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AI-based genetic test predicts 5,000 rare disease probability

AI-based genetic test predicts 5,000 rare disease probability

Posted May. 10, 2018 07:49,   

Updated May. 10, 2018 07:49


If a single gene analysis could reveal what rare disease you would likely to be exposed to in the future, it would be extremely helpful in preventing that disease. A Korean start-up is on its way to make such dream become a reality. 3Billion, a company spun off from a Korean gene analytic company Macrogen in November 2016, is applying artificial intelligence to analyze gene test data to predict correlation to rare diseases.

“Unlike cancer and diabetes, rare diseases have a significant genetic influence, which makes predictability feasible,” CEO Kum Chang-won (37) told The Dong-A Ilbo at his recent interview. Customers spit into a plastic container and send it to the company, where it is analyzed for rare disease probability. The results, which analyze 5,000 rare diseases, are sent back to the customer in eight weeks. The cost is one million won, which is competitive against similar tests conducted in university hospitals that require multiple times the amount, as much as 15 times.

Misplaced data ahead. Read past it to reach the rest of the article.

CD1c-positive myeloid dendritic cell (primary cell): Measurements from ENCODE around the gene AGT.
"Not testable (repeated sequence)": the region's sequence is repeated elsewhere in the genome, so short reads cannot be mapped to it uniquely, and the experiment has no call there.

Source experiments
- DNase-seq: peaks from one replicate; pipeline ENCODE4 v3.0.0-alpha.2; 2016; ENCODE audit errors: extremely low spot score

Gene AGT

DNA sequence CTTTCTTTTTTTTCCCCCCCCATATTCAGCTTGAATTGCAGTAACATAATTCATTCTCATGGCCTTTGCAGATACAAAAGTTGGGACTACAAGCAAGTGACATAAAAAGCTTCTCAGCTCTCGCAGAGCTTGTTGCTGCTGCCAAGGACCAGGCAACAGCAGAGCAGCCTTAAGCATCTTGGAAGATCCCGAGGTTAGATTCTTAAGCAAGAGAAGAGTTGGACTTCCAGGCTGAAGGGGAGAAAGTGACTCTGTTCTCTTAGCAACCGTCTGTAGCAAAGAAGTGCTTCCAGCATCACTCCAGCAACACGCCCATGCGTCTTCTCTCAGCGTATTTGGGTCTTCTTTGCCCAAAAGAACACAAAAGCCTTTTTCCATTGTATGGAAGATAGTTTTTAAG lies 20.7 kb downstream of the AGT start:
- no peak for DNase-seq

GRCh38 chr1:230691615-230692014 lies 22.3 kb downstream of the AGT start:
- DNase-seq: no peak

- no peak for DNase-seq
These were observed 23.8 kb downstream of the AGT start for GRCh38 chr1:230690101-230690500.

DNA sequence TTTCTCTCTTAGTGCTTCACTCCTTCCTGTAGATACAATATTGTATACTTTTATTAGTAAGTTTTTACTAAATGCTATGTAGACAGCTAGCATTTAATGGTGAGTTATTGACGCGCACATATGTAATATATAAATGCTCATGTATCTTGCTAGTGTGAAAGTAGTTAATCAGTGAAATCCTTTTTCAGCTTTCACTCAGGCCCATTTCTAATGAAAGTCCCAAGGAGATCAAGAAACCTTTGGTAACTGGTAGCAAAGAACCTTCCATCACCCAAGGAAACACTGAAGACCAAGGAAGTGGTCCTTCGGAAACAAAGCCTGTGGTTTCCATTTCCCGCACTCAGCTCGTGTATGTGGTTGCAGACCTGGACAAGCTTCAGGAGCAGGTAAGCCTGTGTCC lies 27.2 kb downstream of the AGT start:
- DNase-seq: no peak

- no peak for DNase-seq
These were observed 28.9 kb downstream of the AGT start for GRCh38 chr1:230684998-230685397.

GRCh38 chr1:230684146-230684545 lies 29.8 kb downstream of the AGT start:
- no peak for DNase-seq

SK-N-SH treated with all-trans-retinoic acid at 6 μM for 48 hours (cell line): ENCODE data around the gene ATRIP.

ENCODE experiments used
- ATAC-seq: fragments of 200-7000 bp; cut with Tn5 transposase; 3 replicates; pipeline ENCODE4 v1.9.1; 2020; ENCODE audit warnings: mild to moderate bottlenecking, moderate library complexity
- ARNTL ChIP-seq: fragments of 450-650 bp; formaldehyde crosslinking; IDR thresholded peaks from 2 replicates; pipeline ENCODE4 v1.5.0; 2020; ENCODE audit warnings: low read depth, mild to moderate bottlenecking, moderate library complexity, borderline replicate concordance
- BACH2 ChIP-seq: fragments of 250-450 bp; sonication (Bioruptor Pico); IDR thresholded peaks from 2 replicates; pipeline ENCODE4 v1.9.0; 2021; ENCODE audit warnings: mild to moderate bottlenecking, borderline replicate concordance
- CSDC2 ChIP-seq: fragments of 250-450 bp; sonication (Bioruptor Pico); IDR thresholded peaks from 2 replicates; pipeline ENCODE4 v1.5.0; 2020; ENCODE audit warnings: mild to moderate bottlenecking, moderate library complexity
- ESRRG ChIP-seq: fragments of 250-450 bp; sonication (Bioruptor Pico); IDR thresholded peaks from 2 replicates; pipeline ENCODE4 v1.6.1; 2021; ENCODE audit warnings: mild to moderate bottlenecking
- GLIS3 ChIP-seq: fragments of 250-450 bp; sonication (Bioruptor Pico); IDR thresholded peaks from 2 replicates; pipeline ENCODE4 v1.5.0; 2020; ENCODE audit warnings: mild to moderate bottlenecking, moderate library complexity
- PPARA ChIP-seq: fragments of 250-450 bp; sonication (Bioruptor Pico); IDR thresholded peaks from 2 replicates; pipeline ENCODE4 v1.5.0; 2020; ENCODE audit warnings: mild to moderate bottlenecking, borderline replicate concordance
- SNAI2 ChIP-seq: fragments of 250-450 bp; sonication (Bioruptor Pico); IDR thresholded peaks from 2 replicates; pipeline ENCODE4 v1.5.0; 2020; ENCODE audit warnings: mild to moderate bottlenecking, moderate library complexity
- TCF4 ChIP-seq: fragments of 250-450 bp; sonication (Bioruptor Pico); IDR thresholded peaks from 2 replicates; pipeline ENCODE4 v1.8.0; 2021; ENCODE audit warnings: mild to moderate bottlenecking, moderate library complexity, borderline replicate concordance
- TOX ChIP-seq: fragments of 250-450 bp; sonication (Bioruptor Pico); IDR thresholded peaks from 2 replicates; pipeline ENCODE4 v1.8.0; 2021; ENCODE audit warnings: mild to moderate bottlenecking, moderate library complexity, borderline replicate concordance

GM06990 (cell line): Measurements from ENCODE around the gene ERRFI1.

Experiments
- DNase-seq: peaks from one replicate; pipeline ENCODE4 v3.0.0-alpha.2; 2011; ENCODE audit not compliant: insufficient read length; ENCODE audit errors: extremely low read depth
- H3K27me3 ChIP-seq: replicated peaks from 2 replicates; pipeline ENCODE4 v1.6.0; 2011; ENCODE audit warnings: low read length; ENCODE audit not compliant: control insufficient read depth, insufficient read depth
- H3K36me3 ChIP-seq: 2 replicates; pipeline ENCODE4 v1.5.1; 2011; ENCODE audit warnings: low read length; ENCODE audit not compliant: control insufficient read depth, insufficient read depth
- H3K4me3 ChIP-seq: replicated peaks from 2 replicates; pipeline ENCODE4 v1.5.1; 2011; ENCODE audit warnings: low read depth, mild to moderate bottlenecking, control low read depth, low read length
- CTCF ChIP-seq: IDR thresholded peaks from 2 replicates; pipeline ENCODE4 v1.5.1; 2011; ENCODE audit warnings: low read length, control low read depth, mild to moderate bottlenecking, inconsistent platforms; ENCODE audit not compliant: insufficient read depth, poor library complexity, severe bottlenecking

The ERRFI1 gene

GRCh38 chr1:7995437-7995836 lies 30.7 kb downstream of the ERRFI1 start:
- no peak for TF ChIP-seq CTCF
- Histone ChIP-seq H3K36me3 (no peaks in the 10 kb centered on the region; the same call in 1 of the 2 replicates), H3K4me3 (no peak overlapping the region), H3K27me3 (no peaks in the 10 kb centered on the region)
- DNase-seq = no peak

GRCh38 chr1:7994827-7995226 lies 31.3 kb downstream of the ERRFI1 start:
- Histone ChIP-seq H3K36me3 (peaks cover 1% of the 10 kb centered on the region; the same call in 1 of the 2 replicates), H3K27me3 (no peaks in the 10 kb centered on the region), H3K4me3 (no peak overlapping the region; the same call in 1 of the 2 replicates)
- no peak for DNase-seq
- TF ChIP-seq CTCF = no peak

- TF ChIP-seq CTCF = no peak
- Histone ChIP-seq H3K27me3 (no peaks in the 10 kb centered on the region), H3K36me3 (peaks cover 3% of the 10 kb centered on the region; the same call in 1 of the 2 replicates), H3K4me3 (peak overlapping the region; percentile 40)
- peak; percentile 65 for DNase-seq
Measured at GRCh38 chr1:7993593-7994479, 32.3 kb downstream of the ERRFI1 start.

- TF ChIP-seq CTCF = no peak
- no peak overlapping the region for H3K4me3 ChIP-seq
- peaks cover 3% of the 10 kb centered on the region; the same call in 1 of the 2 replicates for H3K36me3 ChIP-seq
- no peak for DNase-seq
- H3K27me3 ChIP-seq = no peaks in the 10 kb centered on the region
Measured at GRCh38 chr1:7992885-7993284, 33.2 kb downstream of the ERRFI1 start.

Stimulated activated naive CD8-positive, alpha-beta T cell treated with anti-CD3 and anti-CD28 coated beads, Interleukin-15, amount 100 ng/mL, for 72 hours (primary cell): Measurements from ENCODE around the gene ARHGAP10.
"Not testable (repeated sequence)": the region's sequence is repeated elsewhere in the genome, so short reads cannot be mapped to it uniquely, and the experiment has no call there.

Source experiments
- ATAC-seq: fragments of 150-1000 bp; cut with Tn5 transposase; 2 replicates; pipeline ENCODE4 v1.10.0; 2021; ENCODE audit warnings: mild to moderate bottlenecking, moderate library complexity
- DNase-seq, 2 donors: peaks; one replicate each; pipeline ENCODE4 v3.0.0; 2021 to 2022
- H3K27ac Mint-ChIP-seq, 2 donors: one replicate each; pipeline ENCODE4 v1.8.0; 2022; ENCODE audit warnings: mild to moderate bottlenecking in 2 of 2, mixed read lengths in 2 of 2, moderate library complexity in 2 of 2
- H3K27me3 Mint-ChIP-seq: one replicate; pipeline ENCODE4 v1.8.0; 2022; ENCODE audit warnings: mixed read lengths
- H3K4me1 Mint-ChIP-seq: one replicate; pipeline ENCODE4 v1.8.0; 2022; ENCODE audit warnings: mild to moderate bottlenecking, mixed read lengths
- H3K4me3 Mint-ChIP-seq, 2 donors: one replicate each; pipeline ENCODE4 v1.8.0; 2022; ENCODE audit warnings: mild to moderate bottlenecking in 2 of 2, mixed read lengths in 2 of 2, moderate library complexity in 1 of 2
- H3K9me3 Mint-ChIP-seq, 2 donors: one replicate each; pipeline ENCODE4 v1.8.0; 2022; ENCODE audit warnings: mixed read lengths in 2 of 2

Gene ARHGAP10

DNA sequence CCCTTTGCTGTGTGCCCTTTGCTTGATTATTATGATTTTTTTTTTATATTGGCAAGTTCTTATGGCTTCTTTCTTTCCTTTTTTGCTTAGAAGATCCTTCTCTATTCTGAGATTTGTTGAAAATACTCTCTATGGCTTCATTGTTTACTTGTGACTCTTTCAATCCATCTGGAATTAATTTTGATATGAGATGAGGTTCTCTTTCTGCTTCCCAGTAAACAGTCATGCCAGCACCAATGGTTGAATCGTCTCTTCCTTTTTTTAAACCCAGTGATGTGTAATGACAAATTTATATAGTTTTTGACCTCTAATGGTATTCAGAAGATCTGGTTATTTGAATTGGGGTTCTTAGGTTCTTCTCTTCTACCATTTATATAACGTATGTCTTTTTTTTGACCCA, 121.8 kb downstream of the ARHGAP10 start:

3Billion’s analytic capabilities lie in its leading-edge technology to analyze individual genetic mutations. “A single human cell holds 3 billion genes, which has 0.1 percent chance of mutation against the standard genetic map. Our AI-based technology predicts the relevance this mutation has against certain diseases,” explained Kum. 3Billion’s name comes from the company’s mission to collect and analyze three billion genes of the human body. The company is less than two years old, but its technology is already world-renowned. A beta-test conducted on some 100 U.S. patients with rare diseases found that 65 percent of them were discovered for gene mutations that caused the diseases. This percentage is significantly higher that previous diagnosis rates of 25-40 percent. 3Billion has research partners in more than 17 hospitals in Korea and the United States.

The company is planning to launch a B2B product in the Middle East in June, followed by a B2C product that will be sold in global markets in the second half of this year.

Kum’s ultimate dream is to grow 3Billion into a platform that develops new drugs for rare diseases. He believes that securing 100,000 genomes related to rare diseases will lead to the development of material for new drugs. “When our services go mainstream, we will be able to collect large amounts of data from home and abroad, which will enhance our service accuracy,” said Kum. “We are aiming to go public by 2022.”

Eun-Seo Park clue@donga.com